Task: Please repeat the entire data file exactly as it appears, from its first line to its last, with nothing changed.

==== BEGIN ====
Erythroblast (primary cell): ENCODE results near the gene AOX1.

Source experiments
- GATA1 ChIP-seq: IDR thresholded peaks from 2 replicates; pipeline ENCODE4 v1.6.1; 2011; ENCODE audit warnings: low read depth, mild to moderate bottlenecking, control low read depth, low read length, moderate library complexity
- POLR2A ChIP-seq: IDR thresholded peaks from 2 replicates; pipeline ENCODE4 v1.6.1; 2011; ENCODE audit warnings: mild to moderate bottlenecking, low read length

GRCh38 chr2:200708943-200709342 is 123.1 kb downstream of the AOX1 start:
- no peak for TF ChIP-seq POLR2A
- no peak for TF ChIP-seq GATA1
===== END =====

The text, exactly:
Erythroblast (primary cell): ENCODE results near the gene AOX1.

Source experiments
- GATA1 ChIP-seq: IDR thresholded peaks from 2 replicates; pipeline ENCODE4 v1.6.1; 2011; ENCODE audit warnings: low read depth, mild to moderate bottlenecking, control low read depth, low read length, moderate library complexity
- POLR2A ChIP-seq: IDR thresholded peaks from 2 replicates; pipeline ENCODE4 v1.6.1; 2011; ENCODE audit warnings: mild to moderate bottlenecking, low read length

GRCh38 chr2:200708943-200709342 is 123.1 kb downstream of the AOX1 start:
- no peak for TF ChIP-seq POLR2A
- no peak for TF ChIP-seq GATA1